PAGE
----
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By Stina Chyn | January 9, 2005

The story of Jason Heath’s film “Trite This Way” goes like this: Levi Moore (Josh Riebel) just got out of prison and is re-entering a life that is about to change dramatically. Somebody dies; someone else isn’t completely heterosexual; and an experiment with pseudo-bulimia doesn’t work. There’s the premise, but Heath’s film is more than just a presentation of cause-and-events. Hosted by Felissa Rose of “Sleepaway Camp” (Robert Hiltzik, 1983), “Trite This Way” is like a spoken-word opus accompanied by moving pictures.

Between scenes designed to develop the story, there are monologues where Levi speaks his mind “open mic night” style. From the inflections in his voice, you can tell that his narration is for self-_expression rather than to further the plot. Images depicting his growth from kid to young adult fill the screen as he reflects on the following: 


Yeah, huh, sure.

Myself? ha.

I never thought my life was gonna end up like this

I didn’t think things—

I didn’t think that things were gonna end up like this

A struggle.

A struggle?

A battle that I might not win?

I never thought my life was gonna end up like this

I just wish that I could be my mother’s sweet, innocent, loving child again

I wish that—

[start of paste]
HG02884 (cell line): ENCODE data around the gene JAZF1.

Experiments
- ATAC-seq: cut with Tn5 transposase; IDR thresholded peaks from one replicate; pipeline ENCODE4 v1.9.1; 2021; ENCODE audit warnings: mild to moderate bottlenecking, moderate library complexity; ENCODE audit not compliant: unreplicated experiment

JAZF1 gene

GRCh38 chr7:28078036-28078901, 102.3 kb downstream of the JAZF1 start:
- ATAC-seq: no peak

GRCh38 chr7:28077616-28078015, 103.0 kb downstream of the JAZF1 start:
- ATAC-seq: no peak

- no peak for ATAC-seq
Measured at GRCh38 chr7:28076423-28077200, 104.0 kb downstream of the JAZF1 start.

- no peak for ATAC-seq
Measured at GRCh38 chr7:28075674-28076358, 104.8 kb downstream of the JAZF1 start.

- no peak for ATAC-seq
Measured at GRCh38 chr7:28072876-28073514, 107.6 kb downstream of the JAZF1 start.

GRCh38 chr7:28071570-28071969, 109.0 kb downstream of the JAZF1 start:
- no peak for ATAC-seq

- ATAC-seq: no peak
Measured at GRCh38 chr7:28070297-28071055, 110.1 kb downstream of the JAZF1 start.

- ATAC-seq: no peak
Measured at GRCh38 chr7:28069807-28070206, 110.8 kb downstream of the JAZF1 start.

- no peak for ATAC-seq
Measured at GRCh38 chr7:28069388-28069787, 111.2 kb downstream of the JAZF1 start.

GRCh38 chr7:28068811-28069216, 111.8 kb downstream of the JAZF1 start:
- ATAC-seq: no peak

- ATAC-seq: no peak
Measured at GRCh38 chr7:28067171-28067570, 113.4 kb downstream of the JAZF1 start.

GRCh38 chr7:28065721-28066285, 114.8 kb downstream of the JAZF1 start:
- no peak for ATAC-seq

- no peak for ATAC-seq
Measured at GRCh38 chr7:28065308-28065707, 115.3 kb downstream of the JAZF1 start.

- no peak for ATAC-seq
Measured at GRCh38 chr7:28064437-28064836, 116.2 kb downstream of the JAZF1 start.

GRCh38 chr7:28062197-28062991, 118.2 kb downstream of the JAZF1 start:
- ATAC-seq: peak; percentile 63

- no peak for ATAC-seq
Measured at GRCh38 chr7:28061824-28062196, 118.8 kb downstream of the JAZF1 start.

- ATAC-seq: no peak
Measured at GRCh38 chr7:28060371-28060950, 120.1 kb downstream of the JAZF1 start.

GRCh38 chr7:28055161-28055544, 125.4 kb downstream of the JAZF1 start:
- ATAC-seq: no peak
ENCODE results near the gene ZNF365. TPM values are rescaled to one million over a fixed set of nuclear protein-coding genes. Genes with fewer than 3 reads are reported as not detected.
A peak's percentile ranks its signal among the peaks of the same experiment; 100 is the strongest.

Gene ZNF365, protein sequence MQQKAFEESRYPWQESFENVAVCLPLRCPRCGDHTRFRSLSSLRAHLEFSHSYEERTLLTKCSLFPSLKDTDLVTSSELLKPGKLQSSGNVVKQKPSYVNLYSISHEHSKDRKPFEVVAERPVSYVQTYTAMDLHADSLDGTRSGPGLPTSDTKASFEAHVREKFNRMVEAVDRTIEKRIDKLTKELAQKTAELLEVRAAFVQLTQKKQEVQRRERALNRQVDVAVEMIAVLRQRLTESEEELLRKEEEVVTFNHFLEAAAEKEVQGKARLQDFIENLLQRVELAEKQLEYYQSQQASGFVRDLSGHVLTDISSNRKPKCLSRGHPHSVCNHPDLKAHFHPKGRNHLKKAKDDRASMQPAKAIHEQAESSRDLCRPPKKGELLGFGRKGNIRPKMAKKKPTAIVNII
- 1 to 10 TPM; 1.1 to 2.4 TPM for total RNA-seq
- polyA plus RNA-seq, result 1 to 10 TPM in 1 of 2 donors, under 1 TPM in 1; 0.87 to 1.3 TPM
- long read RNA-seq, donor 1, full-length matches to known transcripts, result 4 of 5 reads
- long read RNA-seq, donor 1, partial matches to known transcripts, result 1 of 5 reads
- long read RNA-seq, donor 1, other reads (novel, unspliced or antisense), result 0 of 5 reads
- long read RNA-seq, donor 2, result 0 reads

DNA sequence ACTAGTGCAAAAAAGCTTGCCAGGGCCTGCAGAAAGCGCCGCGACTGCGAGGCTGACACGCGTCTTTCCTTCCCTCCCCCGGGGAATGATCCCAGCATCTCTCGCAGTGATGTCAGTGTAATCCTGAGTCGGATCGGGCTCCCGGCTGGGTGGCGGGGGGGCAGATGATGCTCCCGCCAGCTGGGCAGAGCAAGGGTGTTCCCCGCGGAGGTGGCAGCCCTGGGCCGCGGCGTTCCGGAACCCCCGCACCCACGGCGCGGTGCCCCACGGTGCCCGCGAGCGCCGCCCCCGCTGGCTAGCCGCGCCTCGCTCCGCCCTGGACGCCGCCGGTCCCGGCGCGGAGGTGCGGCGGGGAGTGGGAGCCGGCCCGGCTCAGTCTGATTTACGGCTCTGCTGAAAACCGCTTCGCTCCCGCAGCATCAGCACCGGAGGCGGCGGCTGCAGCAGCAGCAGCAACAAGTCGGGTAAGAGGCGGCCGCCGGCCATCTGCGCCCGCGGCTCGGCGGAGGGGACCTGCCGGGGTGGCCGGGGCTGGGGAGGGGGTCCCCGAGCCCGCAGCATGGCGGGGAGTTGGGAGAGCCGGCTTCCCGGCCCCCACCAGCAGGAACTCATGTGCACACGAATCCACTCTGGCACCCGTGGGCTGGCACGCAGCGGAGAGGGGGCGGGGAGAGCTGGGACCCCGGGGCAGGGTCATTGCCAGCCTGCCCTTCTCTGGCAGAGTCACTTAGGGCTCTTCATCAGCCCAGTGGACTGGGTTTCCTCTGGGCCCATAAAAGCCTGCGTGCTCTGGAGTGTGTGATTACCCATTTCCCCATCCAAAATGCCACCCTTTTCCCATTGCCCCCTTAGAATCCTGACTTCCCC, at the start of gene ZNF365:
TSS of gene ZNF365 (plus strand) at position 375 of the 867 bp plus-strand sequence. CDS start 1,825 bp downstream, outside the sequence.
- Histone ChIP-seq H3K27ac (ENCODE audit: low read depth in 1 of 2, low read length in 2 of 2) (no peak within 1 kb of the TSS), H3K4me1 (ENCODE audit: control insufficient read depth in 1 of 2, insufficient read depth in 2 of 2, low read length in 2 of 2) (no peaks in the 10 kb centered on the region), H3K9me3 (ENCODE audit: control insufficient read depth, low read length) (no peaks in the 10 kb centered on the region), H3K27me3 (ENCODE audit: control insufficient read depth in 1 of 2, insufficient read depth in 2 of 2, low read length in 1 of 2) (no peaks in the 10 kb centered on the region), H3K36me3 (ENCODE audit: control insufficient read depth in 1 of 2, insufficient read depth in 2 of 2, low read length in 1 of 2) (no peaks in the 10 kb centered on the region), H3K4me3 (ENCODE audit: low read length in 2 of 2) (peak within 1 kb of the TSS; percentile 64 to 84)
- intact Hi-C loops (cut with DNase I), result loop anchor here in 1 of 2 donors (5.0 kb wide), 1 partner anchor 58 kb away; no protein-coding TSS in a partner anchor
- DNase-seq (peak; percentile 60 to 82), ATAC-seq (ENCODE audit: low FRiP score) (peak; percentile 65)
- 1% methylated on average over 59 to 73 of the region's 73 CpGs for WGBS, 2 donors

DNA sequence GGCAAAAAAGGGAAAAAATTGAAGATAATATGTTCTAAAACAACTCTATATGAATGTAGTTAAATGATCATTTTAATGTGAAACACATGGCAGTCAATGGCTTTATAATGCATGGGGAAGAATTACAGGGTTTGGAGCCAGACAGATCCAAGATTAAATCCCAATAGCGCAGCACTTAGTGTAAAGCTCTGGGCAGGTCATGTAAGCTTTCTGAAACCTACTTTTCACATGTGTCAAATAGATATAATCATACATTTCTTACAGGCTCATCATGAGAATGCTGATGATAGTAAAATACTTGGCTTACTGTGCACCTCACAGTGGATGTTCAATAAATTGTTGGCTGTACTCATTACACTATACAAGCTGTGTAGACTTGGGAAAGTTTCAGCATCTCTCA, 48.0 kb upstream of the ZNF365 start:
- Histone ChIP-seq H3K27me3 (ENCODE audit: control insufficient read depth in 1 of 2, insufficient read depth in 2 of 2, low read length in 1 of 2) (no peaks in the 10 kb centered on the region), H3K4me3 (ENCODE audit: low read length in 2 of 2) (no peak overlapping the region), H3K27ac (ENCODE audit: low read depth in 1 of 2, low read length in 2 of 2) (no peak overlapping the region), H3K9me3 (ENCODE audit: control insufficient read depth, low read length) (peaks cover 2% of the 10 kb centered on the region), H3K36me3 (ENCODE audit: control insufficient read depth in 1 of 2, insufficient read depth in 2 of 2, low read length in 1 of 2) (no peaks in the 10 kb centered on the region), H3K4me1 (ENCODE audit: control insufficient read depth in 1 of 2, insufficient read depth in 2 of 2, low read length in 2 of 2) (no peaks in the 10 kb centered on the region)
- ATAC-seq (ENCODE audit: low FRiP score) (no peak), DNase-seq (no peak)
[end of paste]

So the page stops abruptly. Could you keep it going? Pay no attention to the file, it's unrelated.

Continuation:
Mother, I would do anything to be your kid again

I would fuckin

S**t, I would—

I didn’t think my life was gonna be a struggle

I didn’t think that I wasn’t gonna be able to—

I’d give anything to be my mother’s kid again

I wish that I could just be my mother’s kid again

So, if Mom, if you’d take me back?

You know, I just wanna be your kid

Just one more time

S**t, I would do anything

I would fuckin kick somebody

I’d kick Mr. Fuckin Dude’s a*s

Mr. Dude. 

There is no stage, no one dressed in black, no one is snapping their fingers to signal approval, but there is a performance quality to the way Levi narrates, as if he knows he has an audience. On that note, the film is very self-aware, incorporating actual home-video footage of characters directly addressing the camera and shaky Super 8 sequences of people, cars, and puppies.

“Trite This Way” opens with the director giving thanks to Inspiration, followed by a quote by Nietzsche and another by Ziggy Marley. The latter begs, “stop telling the same story.” Ziggy’s words surely made a deep impression on Heath because he doesn’t tell the same story. Even if his methods have been employed before (blending elements of narrative, non-narrative, experimental, and self-conscious cinema), Heath understands how much he can accomplish by manipulating layers of sound and image. In addition to live performances and published works, spoken-word artists and poets in general can exhibit their work aurally on CDs. But these orators may not realize they can utilize the visual plane as well. Heath, on the other hand, already knows.  

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